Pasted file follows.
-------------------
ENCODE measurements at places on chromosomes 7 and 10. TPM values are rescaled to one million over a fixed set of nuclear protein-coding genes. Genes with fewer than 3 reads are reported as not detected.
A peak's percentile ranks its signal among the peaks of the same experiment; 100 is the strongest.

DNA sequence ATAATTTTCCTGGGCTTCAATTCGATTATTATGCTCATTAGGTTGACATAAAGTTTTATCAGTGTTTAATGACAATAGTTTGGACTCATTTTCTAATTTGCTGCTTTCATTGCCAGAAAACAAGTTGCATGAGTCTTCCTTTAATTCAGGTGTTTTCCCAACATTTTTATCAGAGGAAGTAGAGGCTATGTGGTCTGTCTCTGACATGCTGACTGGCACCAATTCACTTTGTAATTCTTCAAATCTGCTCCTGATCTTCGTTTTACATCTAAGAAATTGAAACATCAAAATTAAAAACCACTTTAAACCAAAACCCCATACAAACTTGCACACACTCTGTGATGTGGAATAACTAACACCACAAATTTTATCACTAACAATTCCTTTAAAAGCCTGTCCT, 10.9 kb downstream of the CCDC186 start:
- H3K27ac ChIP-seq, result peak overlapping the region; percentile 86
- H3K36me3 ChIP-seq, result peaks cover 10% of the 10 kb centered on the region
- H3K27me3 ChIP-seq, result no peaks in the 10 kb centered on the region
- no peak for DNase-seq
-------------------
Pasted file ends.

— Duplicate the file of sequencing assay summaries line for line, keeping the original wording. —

ENCODE measurements at places on chromosomes 7 and 10. TPM values are rescaled to one million over a fixed set of nuclear protein-coding genes. Genes with fewer than 3 reads are reported as not detected.
A peak's percentile ranks its signal among the peaks of the same experiment; 100 is the strongest.

DNA sequence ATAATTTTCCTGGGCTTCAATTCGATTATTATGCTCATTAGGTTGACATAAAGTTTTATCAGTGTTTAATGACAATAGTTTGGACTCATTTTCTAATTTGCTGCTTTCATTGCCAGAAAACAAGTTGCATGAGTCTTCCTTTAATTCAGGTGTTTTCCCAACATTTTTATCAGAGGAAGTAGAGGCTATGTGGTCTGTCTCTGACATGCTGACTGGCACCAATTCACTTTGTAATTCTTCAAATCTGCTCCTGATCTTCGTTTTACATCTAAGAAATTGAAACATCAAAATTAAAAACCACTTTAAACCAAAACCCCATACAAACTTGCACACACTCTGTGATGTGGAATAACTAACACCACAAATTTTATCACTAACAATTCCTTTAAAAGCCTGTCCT, 10.9 kb downstream of the CCDC186 start:
- H3K27ac ChIP-seq, result peak overlapping the region; percentile 86
- H3K36me3 ChIP-seq, result peaks cover 10% of the 10 kb centered on the region
- H3K27me3 ChIP-seq, result no peaks in the 10 kb centered on the region
- no peak for DNase-seq